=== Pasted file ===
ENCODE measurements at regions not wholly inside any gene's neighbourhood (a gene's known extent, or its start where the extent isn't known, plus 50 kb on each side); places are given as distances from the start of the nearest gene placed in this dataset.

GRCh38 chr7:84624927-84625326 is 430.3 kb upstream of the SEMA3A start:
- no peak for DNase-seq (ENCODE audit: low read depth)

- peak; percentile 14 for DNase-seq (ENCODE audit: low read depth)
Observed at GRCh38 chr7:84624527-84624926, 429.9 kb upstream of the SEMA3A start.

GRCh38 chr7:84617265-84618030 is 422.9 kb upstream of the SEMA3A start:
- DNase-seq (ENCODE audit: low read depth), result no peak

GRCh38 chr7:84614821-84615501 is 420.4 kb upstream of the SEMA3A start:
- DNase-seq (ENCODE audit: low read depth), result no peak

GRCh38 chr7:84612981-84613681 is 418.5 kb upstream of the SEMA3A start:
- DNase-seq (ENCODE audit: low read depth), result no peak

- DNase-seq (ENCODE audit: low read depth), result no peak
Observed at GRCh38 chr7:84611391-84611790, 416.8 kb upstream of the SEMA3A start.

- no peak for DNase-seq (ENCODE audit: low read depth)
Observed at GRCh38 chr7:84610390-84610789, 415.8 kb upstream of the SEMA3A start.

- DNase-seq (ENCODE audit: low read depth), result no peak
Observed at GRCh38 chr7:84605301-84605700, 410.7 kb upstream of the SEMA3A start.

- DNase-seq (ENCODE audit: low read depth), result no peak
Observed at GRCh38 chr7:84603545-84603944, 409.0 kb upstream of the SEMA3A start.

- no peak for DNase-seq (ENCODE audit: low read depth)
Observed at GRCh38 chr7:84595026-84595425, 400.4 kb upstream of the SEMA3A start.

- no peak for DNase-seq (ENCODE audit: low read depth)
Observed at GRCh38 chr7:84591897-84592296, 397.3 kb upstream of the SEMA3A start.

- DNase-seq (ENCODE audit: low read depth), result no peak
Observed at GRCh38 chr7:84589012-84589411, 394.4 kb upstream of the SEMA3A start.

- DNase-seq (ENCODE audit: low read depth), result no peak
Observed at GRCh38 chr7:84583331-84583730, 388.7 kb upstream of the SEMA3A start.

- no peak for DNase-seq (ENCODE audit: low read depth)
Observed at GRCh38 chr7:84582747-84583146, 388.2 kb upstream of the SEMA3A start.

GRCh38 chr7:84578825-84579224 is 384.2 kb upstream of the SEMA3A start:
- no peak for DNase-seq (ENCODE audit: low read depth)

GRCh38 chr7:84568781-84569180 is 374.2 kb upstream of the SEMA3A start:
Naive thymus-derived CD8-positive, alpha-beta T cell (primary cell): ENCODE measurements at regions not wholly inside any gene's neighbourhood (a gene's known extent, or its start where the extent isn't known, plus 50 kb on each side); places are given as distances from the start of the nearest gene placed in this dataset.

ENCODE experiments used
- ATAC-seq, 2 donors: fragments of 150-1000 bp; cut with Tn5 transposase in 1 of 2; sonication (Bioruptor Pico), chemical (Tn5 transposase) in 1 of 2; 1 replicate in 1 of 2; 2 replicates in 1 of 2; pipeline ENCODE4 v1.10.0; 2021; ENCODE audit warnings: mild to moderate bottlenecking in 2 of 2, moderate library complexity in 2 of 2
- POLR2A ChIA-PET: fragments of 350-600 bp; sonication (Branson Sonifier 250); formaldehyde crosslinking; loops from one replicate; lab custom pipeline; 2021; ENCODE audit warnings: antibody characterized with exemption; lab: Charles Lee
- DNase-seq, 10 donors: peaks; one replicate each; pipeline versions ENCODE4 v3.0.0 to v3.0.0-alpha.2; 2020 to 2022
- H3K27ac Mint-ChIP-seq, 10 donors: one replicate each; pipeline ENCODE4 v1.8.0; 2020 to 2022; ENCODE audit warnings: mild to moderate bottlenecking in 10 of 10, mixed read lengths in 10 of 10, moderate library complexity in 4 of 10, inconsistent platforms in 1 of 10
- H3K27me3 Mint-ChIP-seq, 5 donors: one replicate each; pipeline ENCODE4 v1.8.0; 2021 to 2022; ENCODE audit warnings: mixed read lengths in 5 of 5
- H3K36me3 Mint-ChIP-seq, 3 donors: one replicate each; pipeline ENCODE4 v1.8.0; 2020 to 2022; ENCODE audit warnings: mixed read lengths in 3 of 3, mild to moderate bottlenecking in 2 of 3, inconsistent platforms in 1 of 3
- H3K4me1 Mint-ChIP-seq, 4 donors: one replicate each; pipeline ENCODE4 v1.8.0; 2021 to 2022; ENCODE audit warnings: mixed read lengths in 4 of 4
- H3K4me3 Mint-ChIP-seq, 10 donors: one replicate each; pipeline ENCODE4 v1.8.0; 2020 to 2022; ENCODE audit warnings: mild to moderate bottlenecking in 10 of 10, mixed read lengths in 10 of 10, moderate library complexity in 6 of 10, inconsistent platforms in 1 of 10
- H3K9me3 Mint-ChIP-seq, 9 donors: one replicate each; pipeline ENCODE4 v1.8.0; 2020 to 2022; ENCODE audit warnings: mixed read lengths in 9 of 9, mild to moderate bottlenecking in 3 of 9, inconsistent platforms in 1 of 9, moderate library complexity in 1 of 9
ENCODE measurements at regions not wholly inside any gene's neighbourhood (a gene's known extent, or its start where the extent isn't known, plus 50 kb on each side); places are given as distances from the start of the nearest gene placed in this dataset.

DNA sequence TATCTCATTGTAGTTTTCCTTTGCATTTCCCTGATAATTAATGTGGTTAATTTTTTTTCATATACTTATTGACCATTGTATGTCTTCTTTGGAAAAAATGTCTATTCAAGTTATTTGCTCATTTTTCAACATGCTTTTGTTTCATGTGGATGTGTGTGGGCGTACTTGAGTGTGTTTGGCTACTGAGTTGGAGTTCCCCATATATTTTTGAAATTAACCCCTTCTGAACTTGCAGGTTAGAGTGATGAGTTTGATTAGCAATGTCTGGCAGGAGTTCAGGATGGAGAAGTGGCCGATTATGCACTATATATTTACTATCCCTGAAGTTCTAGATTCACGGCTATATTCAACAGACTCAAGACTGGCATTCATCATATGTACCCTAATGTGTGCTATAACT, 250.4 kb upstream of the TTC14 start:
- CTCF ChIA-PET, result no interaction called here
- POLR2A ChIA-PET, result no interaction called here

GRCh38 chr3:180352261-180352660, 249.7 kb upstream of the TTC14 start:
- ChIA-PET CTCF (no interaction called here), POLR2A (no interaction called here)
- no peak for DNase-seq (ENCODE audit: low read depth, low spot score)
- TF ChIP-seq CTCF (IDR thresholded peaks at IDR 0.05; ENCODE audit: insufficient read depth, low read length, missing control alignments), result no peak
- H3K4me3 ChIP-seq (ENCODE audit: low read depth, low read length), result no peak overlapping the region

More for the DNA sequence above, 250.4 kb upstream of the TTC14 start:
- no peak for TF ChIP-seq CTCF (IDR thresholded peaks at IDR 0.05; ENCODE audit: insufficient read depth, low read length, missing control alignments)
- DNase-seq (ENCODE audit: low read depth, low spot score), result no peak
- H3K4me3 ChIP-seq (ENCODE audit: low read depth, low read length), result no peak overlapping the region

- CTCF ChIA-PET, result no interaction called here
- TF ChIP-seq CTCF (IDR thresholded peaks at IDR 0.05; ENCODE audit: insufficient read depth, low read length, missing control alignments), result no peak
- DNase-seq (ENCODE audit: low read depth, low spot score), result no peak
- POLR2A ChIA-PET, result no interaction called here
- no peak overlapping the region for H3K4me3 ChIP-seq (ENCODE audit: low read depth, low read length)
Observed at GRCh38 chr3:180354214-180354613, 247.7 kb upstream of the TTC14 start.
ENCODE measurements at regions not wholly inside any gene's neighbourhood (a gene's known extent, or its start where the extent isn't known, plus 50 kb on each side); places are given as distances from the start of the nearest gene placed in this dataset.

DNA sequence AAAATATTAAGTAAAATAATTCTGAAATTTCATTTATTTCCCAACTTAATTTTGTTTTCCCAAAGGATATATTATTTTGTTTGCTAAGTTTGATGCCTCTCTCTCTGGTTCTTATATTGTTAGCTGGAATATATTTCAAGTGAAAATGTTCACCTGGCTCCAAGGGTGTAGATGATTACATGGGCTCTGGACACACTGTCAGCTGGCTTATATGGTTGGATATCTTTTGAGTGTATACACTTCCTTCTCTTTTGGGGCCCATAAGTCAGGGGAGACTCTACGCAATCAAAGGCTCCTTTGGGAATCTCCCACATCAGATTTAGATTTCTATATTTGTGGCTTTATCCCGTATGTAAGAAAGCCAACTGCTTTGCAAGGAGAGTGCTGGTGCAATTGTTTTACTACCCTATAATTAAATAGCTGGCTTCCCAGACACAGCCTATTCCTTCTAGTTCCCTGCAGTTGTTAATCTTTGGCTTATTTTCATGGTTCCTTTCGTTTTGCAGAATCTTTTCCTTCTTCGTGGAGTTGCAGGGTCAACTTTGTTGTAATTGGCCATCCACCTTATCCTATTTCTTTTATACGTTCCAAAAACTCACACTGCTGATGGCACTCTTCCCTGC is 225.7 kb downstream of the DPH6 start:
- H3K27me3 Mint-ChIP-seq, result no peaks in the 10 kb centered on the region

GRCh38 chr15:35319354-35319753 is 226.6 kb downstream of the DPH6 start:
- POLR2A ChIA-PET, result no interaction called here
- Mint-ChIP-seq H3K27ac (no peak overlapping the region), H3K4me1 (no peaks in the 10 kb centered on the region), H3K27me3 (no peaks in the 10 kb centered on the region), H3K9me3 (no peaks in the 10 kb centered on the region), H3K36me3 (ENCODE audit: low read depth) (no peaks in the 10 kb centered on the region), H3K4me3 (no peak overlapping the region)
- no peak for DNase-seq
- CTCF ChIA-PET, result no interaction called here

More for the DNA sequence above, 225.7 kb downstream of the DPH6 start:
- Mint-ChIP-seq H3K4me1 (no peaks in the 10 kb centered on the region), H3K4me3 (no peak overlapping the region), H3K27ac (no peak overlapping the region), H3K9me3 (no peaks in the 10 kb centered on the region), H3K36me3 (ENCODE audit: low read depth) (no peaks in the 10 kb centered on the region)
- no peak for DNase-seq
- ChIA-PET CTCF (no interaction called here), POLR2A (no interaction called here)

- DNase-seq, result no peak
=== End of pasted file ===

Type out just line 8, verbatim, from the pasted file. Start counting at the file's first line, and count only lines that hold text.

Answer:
GRCh38 chr7:84614821-84615501 is 420.4 kb upstream of the SEMA3A start: